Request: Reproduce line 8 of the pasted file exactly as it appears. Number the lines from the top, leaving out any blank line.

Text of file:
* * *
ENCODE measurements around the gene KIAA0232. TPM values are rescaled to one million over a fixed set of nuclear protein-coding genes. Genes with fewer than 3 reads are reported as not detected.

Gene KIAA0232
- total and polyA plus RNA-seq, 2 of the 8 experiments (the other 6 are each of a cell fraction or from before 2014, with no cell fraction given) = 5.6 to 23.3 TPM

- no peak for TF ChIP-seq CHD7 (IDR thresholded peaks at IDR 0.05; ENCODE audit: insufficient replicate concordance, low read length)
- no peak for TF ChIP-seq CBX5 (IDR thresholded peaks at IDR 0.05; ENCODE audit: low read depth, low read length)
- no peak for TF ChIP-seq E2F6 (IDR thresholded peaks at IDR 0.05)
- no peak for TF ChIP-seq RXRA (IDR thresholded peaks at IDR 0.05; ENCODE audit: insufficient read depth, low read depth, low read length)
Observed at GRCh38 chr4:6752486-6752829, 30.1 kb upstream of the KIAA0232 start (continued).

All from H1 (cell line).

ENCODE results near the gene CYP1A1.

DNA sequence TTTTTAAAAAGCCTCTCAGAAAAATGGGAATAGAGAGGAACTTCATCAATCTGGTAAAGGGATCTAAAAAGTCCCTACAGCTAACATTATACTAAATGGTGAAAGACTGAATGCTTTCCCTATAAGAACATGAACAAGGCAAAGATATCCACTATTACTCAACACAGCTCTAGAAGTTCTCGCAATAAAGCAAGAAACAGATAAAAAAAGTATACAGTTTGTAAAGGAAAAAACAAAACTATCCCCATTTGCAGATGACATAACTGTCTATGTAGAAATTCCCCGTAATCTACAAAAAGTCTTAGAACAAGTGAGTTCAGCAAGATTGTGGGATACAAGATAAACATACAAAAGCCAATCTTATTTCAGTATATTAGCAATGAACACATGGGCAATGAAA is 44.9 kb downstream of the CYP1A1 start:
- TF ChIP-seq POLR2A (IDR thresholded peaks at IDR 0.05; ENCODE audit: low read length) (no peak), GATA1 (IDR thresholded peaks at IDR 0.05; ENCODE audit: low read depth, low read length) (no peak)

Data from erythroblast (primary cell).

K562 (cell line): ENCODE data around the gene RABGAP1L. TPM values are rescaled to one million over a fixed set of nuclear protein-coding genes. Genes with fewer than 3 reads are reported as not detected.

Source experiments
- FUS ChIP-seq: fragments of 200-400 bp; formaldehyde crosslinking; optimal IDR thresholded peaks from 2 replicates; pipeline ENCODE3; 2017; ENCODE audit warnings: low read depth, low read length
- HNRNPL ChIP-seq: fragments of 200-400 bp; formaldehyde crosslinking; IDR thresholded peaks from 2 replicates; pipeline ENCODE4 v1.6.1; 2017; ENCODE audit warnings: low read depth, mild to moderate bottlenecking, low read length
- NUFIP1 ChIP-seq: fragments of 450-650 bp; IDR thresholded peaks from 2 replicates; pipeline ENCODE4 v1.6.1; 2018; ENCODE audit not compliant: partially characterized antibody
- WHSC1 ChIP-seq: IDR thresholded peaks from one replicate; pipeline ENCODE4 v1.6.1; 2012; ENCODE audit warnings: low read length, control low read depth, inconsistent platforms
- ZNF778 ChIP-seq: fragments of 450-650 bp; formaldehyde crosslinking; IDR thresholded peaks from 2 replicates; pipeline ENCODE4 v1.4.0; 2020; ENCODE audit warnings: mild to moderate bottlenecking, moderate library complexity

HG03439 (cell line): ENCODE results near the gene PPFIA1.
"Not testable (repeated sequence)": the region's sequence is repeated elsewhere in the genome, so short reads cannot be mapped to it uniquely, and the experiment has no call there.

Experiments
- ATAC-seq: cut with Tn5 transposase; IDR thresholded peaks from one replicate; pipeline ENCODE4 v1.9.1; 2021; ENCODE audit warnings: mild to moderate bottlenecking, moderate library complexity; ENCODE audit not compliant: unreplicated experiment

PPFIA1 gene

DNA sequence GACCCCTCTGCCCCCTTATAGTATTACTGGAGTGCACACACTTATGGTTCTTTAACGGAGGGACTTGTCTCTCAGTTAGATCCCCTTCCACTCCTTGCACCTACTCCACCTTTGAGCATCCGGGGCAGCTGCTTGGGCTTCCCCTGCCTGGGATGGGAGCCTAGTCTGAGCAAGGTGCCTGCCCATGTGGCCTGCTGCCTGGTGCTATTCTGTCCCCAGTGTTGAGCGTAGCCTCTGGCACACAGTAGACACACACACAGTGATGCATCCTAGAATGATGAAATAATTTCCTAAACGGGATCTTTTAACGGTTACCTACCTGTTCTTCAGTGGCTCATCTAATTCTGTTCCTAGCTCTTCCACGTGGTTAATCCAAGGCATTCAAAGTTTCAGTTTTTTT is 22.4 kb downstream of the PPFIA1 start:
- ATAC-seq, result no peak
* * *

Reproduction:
Observed at GRCh38 chr4:6752486-6752829, 30.1 kb upstream of the KIAA0232 start (continued).